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Nearly half of Gen Z and millennial workers have left a job, or plan to, because of climate concerns



Nearly half of Gen Z and millennial workers have left a job, or plan to, because of climate concerns

The era of “global boiling” is here, sending shivers down young worker’s spines. But instead of sitting with their anxiety, Gen Z and millennials are trying to save the planet by quitting jobs that aren’t eco-friendly. 

In fact, new research from Deloitte shows that around 45% of the two youngest generations of workers have already left a job, or plan to, over climate concerns.

The consultancy giant surveyed more than 22,800 Gen Z and millennials in 44 countries across most continents and found that climate change is anxiety-inducing for the majority of respondents: 62% of Gen Zs and 59% of millennials reported feeling anxious about the state of the planet in the past month alone. 

However, instead of waiting for government leaders to step in and act, they are taking matters into their own hands by refusing to work for employers who don’t prioritize the planet’s health.

More than 70% of those surveyed said that they consider prospective employers’ environmental policies when job hunting—and for a quarter of Gen Z and millennials this has impacted whether or not they accept the job. 

Meanwhile, a third of respondents said they’d investigate an organization’s sustainability measures thoroughly before accepting future jobs.

What eco-conscious employees want to see from businesses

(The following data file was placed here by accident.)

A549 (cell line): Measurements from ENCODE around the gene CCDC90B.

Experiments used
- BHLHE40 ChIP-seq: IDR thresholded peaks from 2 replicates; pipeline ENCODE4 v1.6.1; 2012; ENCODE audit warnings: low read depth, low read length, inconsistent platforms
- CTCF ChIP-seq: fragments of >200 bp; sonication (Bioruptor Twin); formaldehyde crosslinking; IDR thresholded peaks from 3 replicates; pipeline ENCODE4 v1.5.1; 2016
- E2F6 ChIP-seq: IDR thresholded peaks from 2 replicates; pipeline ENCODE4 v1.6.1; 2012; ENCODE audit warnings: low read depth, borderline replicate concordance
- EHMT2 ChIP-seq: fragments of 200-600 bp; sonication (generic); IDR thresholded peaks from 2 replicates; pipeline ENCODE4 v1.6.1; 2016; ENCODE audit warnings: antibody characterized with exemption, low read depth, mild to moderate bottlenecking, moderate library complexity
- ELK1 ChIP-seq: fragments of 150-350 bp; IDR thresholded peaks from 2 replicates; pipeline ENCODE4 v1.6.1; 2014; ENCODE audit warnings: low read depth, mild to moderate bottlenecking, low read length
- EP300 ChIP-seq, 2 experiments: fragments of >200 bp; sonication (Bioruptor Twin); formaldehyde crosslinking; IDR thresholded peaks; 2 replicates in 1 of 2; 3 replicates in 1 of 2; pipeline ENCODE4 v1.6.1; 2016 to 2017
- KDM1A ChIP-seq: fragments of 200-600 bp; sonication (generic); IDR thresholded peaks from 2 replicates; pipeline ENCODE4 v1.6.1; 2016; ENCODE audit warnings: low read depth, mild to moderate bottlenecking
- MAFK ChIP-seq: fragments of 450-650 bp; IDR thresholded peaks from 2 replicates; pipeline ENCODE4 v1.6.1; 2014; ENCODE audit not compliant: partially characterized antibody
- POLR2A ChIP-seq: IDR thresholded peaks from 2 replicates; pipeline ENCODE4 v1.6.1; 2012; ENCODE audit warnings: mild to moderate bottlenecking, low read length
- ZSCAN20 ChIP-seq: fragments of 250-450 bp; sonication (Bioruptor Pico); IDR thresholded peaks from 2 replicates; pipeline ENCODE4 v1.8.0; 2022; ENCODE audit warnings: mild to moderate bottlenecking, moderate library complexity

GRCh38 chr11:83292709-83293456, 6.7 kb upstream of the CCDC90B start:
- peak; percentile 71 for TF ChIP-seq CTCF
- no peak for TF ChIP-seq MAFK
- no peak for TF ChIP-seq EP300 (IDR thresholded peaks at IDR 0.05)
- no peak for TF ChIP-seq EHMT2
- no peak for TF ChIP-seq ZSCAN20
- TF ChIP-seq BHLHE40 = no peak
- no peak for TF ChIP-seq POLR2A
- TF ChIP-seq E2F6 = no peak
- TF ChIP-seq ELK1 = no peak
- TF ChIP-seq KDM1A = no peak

Some of the environment initiatives that respondents said they’d like to see more of from employers include offering more sustainable products or services to customers and committing to net-zero greenhouse gas emissions within the next decade, in line with the goals of the Paris Agreement.

Gen Z and millennial workers also said that a subsidy in exchange for making sustainable choices (for example, cycle-to-work schemes) wouldn’t go amiss and that they seek out green office locations. 

Perhaps surprisingly, the most popular thing an employer can do to attract environmentally conscious young employees is teach them how to be even better stewards of the earth: Nearly a third of respondents said they want sustainability training.

“Protecting the environment is the societal challenge where respondents feel businesses have the greatest opportunity and necessary influence to drive change,” the report notes. “Gen Z and millennials are pushing businesses to do so through their career decisions and their consumer behavior.”

Of course, not everyone is willing to quit environmentally unfriendly jobs, but even those who aren’t eyeing up the exit are embracing their inner Greta Thunberg and demanding their current employer changes for the better.

Around half of Gen Zs (54%) and millennials (48%) admitted that, with their colleagues, they are putting pressure on management to jump on the eco-bandwagon—a steady increase from 2022 when 48% of Gen Zs and 43% of millennials said the same. 

Other youngsters have given up on work because of the climate

While climate change fears have clearly inspired many young people to make the future of work more environmentally friendly, it’s also having the complete opposite effect on others: Some Gen Zers simply don’t see the point in working when they think the future of the planet is in tatters anyway. 

“It’s hard to stress too much over work as we can see the world crumbling in front of us,” Ayem Kpenkaan a Gen Z software engineer-turned-content creator previously told Fortune.

“Emails or even TikTok numbers seem pretty small compared to all the climate news we receive on a daily basis.”

Being old enough to understand what’s happening to the world, but too young to take up senior positions in the workplace and make a difference is adding to the youth of today’s apathy for work.

“It feels weird to be going into my job every day knowing that the looming future—or lack of a future—is just completely out of my control,” another Gen Zer concluded.

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